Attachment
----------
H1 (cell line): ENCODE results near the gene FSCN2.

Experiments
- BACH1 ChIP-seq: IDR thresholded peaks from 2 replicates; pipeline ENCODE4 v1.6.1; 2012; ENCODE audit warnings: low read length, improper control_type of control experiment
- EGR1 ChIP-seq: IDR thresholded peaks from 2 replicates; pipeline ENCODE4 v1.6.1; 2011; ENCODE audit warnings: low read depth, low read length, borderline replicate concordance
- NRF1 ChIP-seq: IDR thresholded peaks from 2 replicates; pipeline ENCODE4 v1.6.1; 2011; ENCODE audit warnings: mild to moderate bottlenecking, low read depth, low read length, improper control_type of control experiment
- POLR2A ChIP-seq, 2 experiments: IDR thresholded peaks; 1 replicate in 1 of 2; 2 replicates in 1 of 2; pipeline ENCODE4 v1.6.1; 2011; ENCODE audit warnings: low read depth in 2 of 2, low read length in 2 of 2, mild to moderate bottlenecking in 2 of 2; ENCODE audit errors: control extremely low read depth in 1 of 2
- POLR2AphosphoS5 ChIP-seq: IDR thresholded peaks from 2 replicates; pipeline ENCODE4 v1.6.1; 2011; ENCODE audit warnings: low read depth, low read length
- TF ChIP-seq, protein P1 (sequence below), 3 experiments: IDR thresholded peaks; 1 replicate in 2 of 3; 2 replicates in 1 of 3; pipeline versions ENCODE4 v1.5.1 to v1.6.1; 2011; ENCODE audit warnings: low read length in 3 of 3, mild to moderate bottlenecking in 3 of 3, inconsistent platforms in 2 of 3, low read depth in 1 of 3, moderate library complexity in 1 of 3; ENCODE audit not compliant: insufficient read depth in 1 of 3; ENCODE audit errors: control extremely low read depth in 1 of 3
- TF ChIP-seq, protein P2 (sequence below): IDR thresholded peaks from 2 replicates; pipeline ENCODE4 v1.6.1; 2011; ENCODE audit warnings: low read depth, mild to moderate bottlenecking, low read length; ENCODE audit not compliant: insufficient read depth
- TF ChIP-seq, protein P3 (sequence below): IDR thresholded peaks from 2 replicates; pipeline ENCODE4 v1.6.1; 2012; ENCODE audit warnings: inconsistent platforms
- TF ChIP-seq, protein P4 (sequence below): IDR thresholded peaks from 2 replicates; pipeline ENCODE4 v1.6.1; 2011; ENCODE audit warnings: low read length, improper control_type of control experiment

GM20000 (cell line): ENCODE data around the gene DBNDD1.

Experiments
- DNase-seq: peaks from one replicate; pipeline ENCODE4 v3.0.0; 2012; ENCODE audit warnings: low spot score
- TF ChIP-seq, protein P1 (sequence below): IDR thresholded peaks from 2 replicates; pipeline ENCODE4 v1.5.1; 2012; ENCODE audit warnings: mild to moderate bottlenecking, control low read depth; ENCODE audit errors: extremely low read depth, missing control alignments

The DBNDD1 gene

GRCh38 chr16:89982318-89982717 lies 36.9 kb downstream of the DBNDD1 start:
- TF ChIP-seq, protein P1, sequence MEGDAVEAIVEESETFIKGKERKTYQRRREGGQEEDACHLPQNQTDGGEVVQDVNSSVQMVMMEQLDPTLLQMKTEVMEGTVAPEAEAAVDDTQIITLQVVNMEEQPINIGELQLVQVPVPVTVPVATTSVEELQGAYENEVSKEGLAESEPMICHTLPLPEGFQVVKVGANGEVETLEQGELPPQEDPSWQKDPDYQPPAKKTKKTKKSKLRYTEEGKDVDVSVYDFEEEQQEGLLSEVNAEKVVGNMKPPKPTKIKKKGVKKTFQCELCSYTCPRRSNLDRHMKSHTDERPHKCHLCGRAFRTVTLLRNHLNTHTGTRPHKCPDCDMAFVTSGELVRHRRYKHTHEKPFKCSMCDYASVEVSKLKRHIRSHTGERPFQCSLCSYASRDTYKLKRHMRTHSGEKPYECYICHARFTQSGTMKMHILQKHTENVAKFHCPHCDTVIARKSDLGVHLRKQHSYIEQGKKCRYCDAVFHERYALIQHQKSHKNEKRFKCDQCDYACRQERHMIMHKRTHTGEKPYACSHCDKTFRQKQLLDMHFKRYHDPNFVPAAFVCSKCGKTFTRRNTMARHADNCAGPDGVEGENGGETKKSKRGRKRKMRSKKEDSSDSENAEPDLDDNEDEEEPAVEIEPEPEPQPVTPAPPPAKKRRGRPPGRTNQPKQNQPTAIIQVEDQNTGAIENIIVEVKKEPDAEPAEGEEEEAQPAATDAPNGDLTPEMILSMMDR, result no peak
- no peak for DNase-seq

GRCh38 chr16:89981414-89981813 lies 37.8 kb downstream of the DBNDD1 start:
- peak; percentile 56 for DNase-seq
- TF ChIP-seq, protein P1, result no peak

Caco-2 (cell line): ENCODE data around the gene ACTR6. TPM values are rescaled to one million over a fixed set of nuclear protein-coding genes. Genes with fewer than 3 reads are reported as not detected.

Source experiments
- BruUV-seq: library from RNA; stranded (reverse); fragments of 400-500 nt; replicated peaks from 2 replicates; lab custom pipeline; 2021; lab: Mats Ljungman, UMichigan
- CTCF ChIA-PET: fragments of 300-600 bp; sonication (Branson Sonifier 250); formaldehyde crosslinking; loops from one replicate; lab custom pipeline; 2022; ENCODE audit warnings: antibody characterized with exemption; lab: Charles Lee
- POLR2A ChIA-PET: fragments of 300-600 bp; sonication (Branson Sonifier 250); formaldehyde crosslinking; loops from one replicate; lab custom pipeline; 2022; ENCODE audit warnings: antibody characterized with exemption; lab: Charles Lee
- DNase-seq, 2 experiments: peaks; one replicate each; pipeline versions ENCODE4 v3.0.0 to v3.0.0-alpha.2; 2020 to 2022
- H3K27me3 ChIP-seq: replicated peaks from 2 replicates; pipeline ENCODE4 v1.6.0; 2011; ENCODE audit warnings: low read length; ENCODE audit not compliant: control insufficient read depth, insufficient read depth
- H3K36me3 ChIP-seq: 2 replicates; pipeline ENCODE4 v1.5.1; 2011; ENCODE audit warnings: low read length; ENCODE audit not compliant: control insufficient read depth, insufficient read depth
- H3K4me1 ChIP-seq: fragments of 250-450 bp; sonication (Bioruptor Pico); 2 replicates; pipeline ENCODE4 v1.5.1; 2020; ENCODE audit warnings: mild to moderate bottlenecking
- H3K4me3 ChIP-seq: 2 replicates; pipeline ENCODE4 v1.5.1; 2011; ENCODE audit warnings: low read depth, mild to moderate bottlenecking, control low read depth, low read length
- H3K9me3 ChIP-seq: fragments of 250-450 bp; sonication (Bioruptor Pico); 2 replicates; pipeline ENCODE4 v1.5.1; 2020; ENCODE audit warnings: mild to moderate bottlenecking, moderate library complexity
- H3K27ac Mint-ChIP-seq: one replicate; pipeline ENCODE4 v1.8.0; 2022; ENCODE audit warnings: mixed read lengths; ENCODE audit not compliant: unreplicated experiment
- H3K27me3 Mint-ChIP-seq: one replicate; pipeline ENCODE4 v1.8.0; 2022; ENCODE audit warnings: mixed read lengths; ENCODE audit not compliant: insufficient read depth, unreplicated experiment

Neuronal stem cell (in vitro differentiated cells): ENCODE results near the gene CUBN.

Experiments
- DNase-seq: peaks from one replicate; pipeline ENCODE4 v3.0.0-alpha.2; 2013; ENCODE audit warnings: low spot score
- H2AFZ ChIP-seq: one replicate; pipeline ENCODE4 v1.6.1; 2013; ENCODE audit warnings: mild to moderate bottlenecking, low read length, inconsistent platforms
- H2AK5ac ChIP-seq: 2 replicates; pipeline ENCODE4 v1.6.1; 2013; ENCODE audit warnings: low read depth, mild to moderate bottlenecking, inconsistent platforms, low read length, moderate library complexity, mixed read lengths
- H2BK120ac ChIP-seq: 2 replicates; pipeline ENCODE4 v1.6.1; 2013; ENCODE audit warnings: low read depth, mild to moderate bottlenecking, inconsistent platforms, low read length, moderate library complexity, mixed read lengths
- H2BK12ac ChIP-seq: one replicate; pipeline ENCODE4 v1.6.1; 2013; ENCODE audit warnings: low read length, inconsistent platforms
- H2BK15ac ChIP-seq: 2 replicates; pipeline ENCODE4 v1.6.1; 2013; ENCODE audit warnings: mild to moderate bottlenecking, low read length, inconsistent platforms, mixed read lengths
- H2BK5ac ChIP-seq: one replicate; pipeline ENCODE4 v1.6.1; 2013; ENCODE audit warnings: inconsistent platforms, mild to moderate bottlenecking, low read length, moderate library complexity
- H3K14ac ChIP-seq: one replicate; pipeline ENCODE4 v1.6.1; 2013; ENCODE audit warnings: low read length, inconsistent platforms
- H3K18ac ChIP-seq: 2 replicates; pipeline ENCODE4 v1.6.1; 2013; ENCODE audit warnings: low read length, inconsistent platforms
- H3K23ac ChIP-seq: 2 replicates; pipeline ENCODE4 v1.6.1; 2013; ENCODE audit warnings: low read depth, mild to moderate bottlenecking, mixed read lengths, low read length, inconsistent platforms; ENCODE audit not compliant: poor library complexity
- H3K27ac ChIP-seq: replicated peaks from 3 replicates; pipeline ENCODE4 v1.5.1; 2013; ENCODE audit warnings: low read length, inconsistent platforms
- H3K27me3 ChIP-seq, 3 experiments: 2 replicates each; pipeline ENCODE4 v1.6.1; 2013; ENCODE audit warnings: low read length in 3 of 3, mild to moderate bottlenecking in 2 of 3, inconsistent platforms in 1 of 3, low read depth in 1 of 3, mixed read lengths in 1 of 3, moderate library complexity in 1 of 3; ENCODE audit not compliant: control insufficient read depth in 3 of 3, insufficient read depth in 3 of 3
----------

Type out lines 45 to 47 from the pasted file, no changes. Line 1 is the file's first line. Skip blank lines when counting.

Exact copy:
- H3K14ac ChIP-seq: one replicate; pipeline ENCODE4 v1.6.1; 2013; ENCODE audit warnings: low read length, inconsistent platforms
- H3K18ac ChIP-seq: 2 replicates; pipeline ENCODE4 v1.6.1; 2013; ENCODE audit warnings: low read length, inconsistent platforms
- H3K23ac ChIP-seq: 2 replicates; pipeline ENCODE4 v1.6.1; 2013; ENCODE audit warnings: low read depth, mild to moderate bottlenecking, mixed read lengths, low read length, inconsistent platforms; ENCODE audit not compliant: poor library complexity